Fishfinders, depth finders, sonar, electronics, units, whatever you want to call them, there’s no denying the impact innovation in the fishfinder market has had on bass fishing. It feels like the game is changing almost every year, most recently with live imaging technology that will completely change the way people fish. The negative of all this innovation can be seen by taking a quick look at the price tag on today’s top-of-the-line fishfinders, which may cause side effects such as shortness of breath and shock.

One positive though is that previously cutting-edge technology is now becoming available in lower level models, making it more accessible to all anglers. You certainly can, but you don’t need to spend $4,000 on a fishfinder to get something that will bring your game up a notch. I’m here today to help you make the right decision for you and your wallet. So let’s get started. 

Quick Recommendation

If you want to skip all of the reading and just want my recommendation, the Lowrance Elite Ti2 line is hard to beat. 

Quality

When paired with Lowrance's Active Imaging 3-in-1 transducer, Elite ti2 units produce excellent image quality

Speed

I've not had any issues in our testing. It feels fast but I'm looking for processor data to confirm. 

Cost

This is the ultimate value unit. An Elite-9 ti2 can be purchased for under $1000.

FishFinder Terms to know

Head unit - The actual screen that is mounted on the boat where the images are produced

Transducer - Device that is mounted on the boat under the water line and produces and receives sound waves used to interpret images

Sonar - Sonar is the most basic feature of a fishfinder. It uses lower frequency soundwaves to create a visual representation of what is below the boat that looks like this.

Downscan - Downscan shows you the same thing that sonar does, but with a much more picture-like image. It uses higher frequency beams to produce realistic images. Downscan is easier to interpret than standard sonar because the visuals produce more closely resemble the actual appearance of objects like brushpiles, logjams, grass, etc. Take this christmas tree for example.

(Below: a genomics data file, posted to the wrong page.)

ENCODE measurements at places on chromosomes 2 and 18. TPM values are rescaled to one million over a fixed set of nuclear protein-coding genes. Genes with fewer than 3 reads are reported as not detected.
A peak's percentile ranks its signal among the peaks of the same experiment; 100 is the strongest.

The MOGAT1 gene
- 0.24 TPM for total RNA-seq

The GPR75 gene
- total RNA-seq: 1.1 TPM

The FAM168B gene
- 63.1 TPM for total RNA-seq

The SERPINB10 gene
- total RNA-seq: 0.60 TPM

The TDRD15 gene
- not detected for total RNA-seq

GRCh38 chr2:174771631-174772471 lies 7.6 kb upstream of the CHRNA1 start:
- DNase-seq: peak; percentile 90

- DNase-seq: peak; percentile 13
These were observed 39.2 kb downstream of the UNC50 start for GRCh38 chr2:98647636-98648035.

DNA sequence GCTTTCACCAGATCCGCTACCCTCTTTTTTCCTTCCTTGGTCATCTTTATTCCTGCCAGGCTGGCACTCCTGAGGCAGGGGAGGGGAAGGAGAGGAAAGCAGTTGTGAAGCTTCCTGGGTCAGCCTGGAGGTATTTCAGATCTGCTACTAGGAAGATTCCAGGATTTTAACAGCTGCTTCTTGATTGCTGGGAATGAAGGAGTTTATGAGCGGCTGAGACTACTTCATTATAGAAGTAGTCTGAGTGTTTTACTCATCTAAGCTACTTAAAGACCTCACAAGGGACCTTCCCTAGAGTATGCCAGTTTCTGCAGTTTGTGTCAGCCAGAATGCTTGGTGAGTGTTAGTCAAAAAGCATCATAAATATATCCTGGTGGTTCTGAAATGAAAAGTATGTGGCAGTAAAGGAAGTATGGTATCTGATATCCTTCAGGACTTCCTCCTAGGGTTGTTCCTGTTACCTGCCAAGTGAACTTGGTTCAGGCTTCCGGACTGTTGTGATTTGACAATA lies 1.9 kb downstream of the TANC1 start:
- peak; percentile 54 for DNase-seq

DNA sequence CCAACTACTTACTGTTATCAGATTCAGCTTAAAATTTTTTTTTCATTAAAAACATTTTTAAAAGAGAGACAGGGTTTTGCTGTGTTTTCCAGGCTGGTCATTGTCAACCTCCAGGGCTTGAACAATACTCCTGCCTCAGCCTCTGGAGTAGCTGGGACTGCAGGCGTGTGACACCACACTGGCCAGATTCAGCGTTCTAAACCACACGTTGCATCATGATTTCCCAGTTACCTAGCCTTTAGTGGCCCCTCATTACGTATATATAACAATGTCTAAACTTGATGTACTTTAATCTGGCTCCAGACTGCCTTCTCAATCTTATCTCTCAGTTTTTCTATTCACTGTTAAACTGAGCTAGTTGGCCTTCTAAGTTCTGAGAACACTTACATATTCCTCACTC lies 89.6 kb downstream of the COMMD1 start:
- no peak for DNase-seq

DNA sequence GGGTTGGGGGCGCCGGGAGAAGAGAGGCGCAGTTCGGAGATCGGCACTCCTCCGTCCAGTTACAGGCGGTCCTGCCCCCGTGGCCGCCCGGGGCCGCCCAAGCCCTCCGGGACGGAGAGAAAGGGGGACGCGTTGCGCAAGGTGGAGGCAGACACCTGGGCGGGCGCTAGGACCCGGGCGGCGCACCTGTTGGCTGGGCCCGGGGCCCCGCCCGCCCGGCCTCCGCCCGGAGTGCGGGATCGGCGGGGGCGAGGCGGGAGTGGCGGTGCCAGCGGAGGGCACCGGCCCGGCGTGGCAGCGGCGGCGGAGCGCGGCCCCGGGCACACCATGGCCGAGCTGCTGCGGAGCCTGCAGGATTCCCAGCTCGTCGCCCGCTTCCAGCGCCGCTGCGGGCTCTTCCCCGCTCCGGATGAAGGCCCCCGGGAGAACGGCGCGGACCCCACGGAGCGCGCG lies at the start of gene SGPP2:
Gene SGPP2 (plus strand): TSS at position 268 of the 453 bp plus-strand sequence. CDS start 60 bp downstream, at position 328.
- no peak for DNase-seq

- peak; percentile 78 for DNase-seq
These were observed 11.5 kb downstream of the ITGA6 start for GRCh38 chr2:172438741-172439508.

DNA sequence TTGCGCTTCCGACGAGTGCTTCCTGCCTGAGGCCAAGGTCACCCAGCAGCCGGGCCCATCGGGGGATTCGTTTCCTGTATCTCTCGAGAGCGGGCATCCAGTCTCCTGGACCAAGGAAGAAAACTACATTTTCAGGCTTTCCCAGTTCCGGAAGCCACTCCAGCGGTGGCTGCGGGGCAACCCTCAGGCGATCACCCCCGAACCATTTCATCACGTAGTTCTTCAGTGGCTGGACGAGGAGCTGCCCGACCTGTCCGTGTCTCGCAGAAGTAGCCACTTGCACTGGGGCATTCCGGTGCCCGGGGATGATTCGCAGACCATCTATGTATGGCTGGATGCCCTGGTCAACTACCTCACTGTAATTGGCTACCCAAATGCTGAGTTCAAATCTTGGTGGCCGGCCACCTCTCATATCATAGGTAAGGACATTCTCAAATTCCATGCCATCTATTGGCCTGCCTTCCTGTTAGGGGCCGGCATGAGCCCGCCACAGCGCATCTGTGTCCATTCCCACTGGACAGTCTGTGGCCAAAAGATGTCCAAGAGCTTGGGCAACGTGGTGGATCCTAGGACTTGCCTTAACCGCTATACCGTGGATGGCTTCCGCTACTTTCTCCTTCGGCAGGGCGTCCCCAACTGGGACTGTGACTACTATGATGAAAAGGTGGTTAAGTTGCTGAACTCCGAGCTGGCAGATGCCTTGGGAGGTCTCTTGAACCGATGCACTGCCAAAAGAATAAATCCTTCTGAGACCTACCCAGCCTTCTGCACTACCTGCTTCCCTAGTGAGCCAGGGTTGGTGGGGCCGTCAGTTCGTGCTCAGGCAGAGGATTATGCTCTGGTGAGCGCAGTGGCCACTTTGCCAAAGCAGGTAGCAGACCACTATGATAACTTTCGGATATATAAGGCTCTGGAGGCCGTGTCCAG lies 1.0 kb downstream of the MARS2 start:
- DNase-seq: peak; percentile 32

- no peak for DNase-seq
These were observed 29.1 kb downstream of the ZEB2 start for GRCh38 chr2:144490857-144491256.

Sidescan - Sidescan was an incredible innovation when it first hit the market, but it’s pretty standard across all lines of products now. Sidescan also uses a high-frequency beam to display picture-lke images, but instead of seeing what is below the boat, you get a bird’s eye view of what is to the side of the boat, like so. 

Your boat really needs to be moving for sidescan to produce a readable image, which is why it’s not really necessary on a fishfinder at the bow of the boat. Screen size is important to get the maximum value out of sidescan, which is why you’ll often see bass boats with bigger units at the console than on the bow. 

Mapping - GPS and mapping technology built into most fishfinders.

Live imaging - The newest of innovations in the electronics market, live imaging technology was first pioneered by Garmin with its LiveScope feature. Lowrance has since released its own version of the technology. Live imaging is best explained by saying it’s like watching a video of what is below the surface. Directional transducers allow you to point your beam in any direction and get real-time visuals back, allowing the angler to watch his/her bait move through the water. 

A look at Fishfinders on the market

Lowrance

Lowrance offers three lines of fishfinders, the Hook2 series, the Elite TI series, and the HDS Live series. Here is a list of the features offered in each line

Hook2

  • Screen size 4”, 5”, 7”, 9”, and 12”
  • Mapping
  • Sonar
  • Downscan
  • Sidescan (recently added, older Hook models do not offer)

Elite Ti

  • Screen size - 7” 9” and 12”
  • Mapping
  • Sonar 
  • Downscan
  • Sidescan

HDS Live

  • Screen size - 7” 9” 12” and 16”
  • Mapping
  • Sonar
  • Downscan
  • Sidescan
  • Live Imaging

Humminbird

Humminbird offer two lines of fishfinders, which are the Helix and the Solix lines. Helix is offered in screen sizes from five inches up to 12 inches, while Solix, which is their premier line, is offered in screen sizes of 10 to 15 inches. Both lines can be purchased with varying combinations of the features listed above. 

Humminbird is the only player in the market to not currently offer live imaging technology (I’m sure this will change at some point), but it is the only player to offer 360 imaging. 360 imaging could be considered a variant of sidescan in the way it’s used, but instead of images of what is alongside the boat, you return a circular image of what is around the boat in all directions.

Garmin

Garmin offers 3 lines of fish finders, which are broken up into different series. The STRIKER™ series is Garmin’s cheapest offering, while still featuring a full compliment of features. The one thing it does not have is compatibility with Garmin’s Panoptix Livescope technology, which is the original live imaging technology on the market.